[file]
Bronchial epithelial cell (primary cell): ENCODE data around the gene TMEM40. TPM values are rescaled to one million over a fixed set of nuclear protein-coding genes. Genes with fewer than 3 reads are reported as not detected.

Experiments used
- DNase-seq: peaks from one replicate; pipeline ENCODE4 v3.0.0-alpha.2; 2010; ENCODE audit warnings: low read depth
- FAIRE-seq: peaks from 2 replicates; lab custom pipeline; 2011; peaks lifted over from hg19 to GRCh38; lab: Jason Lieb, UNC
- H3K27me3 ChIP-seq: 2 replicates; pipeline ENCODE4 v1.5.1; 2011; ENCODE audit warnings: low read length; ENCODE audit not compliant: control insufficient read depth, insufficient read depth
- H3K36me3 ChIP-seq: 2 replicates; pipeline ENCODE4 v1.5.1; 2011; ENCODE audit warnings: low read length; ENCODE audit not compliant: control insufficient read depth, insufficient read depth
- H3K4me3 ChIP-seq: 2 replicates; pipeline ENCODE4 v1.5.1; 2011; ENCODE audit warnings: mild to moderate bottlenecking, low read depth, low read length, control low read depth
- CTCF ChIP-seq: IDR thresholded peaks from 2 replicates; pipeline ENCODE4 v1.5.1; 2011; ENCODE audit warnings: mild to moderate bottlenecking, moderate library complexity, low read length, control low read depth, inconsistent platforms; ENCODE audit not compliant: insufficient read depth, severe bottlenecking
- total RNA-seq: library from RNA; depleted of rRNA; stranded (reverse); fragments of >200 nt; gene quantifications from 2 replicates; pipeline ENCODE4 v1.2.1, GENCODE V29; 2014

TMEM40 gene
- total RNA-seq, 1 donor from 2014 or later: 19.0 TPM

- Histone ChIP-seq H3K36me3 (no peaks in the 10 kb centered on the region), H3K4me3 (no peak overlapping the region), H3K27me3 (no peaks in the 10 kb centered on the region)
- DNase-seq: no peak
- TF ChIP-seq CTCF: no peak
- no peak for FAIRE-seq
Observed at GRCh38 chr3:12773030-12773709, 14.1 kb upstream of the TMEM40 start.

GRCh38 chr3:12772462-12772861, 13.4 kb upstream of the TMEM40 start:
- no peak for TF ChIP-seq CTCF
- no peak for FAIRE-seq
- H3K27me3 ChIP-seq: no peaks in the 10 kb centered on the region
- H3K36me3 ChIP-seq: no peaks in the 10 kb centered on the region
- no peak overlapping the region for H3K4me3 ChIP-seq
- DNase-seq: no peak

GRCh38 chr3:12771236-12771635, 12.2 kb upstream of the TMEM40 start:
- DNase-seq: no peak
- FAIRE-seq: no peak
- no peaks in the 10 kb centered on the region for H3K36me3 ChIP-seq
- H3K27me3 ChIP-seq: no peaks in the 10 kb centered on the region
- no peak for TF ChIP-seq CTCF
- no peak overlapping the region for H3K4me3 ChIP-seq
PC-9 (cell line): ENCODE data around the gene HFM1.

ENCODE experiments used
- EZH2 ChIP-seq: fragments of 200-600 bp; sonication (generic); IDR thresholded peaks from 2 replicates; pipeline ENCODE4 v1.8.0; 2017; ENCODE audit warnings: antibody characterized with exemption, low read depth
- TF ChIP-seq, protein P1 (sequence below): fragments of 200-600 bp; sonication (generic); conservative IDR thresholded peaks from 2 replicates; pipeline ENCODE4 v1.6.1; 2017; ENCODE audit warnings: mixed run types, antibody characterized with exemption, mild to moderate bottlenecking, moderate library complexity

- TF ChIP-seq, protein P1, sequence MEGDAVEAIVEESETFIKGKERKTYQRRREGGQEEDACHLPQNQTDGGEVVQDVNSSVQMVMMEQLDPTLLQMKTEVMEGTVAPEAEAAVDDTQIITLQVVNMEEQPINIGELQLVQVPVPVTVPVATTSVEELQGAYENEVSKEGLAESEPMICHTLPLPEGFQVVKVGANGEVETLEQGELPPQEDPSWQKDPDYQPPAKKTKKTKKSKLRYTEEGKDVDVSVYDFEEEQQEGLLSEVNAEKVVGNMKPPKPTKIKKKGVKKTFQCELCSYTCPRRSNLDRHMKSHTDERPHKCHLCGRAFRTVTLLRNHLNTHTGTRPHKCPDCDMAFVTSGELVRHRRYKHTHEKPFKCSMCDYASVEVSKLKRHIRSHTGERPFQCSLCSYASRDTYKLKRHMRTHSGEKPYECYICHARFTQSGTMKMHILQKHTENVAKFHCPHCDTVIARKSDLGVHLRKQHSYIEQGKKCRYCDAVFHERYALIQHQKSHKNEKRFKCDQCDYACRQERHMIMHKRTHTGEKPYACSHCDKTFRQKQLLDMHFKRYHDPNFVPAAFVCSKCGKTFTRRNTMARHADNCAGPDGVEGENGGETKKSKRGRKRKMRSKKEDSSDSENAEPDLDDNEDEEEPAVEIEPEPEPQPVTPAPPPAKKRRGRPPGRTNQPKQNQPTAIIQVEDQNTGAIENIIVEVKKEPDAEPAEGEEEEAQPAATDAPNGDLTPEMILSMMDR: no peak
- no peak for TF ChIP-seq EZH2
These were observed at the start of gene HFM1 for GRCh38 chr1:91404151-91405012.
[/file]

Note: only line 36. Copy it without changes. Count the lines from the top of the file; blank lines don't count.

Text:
- no peak for TF ChIP-seq EZH2